Since 1978 Tsubaki has been one of the most exclusive ryokans in the country, maintaining the same level of hospitality and quality of service since its opening.  There is a Japanese term called ‘ichigo ichie’ 一期一会, meaning ‘one time, one meeting’.  Each new encounter, each new meeting is a unique and special moment that will never recur in one’s lifetime, and therefore, must be treated with utmost sincerity.  The staff at Tsubaki live by these standards, and make every moment truly unforgettable and exceptional. For this reason, each room has an attendant, a nakai-san, that sees to your every need.  One of their many important duties is to work with the chef to ensure an enjoyable kaiseki meal.

A stay at a traditional ryokan is as much about the food as it is about the hot springs.  A full course kaiseki meal is part of the allure of this exquisite Japanese experience, and at Tsubaki, Chef Tadanori Igarashi has been creating tasting menus for its guests since its opening in 1978.  Kaiseki is a type of art form that paints edible murals of seasonal landscapes on canvases of beautiful ceramics and lacquerware.  It is a labor intensive process for the chefs, a precise craft that takes years to master, to be able to express such artistry and elegance.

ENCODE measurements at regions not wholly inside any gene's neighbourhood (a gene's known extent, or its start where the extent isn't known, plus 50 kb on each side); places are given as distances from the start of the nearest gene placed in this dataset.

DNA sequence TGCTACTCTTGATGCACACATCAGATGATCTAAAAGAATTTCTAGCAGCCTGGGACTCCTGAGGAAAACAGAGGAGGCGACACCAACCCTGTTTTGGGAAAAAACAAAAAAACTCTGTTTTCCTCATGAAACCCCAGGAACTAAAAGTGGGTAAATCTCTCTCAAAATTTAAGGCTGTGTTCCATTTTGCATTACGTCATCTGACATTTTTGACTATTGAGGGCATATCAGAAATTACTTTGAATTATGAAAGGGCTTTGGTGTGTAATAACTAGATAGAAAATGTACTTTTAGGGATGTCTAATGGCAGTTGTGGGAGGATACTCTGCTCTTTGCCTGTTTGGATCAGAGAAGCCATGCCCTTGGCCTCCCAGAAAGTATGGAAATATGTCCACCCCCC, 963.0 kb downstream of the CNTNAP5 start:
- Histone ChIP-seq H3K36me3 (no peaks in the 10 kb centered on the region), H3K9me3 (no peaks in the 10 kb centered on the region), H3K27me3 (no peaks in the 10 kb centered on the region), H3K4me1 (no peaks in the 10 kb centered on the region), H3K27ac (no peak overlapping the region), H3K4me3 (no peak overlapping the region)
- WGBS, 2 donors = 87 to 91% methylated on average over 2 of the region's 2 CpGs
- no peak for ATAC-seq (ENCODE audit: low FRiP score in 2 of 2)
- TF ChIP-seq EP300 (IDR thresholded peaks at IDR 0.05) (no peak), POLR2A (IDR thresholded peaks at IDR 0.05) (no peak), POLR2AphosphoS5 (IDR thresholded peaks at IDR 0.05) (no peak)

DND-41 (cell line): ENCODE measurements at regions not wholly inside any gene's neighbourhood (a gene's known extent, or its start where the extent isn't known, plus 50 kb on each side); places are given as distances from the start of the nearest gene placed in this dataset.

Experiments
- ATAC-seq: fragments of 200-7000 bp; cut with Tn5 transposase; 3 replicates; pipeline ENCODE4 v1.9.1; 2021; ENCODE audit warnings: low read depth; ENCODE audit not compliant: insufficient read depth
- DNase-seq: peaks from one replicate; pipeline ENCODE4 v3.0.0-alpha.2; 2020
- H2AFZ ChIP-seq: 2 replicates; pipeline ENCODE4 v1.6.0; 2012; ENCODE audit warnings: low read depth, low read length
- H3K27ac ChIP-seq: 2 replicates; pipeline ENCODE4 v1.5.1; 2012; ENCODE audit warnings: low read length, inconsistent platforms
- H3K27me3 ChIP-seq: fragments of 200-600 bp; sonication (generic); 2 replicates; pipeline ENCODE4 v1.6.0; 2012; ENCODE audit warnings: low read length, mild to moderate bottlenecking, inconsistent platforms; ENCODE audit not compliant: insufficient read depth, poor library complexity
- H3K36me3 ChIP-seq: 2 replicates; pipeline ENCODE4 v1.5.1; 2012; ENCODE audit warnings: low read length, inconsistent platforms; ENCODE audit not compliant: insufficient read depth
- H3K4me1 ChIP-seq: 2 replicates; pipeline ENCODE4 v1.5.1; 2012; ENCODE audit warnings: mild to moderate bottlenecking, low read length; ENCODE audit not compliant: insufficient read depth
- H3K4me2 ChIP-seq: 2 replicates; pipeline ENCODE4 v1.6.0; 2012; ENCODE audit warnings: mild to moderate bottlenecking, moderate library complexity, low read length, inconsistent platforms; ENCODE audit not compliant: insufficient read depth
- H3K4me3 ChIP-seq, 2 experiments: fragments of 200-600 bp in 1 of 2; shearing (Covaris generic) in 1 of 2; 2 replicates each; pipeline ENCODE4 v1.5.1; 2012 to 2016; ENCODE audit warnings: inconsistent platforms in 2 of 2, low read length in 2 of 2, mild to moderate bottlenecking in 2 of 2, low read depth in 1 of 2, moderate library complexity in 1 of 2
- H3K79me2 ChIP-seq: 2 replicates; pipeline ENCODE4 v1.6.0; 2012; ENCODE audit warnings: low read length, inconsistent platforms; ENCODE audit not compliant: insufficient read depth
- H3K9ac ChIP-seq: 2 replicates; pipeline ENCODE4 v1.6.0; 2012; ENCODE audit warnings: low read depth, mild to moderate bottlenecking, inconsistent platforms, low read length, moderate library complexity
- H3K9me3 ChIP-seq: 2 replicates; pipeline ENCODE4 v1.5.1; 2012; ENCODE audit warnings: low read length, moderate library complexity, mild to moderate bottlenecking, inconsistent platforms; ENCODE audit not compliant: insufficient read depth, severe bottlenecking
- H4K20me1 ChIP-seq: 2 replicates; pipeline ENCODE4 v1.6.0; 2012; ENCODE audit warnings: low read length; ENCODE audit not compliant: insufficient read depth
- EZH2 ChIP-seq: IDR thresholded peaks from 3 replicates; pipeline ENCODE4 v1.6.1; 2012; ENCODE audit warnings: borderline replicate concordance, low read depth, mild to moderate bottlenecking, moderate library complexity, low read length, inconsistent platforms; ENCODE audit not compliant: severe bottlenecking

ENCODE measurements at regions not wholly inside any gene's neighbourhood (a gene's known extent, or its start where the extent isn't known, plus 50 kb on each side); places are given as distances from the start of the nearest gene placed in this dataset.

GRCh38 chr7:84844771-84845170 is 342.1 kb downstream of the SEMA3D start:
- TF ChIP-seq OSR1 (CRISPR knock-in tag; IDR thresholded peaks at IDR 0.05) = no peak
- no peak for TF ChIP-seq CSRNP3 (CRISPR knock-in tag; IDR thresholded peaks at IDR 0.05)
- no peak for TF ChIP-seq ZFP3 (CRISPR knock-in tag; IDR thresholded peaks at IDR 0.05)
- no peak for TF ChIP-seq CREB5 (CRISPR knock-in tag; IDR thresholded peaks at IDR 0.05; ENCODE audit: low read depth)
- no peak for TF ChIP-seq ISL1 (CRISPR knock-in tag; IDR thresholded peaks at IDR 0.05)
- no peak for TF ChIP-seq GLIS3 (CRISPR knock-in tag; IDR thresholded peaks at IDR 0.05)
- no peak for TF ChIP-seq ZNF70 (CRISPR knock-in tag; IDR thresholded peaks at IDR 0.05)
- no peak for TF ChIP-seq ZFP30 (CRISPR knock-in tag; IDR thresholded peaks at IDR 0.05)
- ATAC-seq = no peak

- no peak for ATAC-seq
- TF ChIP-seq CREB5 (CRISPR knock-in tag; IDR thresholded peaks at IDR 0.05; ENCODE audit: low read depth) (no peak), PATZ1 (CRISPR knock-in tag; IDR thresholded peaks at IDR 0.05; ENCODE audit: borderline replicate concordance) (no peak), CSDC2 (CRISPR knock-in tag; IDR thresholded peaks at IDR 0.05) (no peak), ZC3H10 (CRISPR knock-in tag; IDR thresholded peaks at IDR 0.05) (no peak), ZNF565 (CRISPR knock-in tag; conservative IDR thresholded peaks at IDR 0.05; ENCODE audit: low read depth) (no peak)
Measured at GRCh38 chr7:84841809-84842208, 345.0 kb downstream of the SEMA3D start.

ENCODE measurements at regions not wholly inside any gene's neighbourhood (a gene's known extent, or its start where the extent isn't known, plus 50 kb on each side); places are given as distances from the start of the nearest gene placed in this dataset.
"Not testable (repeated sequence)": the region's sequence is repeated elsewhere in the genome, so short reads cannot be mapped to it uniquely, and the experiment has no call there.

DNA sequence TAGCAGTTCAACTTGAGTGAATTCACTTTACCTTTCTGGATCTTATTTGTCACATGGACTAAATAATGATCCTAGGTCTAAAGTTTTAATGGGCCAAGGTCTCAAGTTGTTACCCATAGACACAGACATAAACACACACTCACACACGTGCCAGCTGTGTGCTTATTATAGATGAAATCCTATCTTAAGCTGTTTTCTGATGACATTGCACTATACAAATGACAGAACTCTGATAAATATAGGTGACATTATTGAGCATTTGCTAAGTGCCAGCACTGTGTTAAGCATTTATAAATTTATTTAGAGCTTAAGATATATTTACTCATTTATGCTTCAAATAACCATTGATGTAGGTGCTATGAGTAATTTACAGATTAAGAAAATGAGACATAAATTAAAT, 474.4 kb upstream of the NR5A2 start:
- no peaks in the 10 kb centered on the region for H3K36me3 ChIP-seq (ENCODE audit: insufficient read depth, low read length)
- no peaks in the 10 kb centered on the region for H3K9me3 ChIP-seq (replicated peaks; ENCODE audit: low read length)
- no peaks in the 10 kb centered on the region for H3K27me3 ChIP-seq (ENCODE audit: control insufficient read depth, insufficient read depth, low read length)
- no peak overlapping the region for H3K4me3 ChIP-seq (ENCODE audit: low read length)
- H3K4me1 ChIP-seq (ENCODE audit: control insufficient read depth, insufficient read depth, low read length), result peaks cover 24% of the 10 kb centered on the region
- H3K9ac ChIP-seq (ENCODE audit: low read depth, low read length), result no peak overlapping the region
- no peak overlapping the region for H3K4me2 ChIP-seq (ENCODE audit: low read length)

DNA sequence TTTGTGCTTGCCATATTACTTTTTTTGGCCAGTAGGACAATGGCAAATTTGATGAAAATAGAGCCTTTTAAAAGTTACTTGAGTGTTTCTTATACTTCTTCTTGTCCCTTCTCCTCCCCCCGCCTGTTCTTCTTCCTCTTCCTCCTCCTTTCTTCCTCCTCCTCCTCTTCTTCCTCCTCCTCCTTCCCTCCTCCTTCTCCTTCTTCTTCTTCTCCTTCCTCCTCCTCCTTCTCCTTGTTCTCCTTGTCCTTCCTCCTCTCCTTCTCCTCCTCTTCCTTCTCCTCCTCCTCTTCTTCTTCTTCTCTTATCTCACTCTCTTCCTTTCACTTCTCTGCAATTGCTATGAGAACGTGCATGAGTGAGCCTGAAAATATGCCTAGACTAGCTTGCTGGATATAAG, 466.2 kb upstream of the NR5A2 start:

Each plate is a study in balance and refinement, and there is a smooth flow of concepts and flavors from course to course.  It is important that this elaborate meal, a ritual that when properly done takes 3-5 hours, follows a traditional formal structure in order to observe an overall sense of harmony.  The menu, beautifully handwritten in Japanese calligraphy, presents the courses in its appropriate order.

Sakizuke (先付): an amuse bouche

A shot of plum wine commences our meal, followed by the sakizuke course of kelp wrapped sayori gently curled around green bouquets of brassica with a touch of Kamo rice vinegar from Kyoto.

Hassun (八寸): the second course, sometimes called the zensai course, sets the seasonal theme with one type of sushi and an assortment of smaller bites

This kaiseki meal at Tsubaki, enjoyed this past winter shortly after the New Year, is about celebrating new beginnings and prosperity.  Slices of flash seared sea cucumber with ponzu are presented in a crane shaped ceramic bowl to symbolize longevity, with ribbons of gold and silver mizuhiki strings expressing joy.  Komochikombu (herring egg coated seaweed), a caviar topped potato chip, cured karasumi bottarga made with mullet roe, a bitter orange syrup of salted cod ovaries in an aromatic bowl of carved yuzu and a cut of ayu with its roe simmered with sansho berries symbolize fertility and new life.  A green fukinotou butterbur stem, simmered with peppercorns, gives me a bitter bite that I love with my glass of cold sake, to which I follow with the delicious pieces of pressed salmon matsumae sushi.  This hassun course brings seasonal gifts of land and sea together on the plate for a picturesque arrangement of colors and shapes.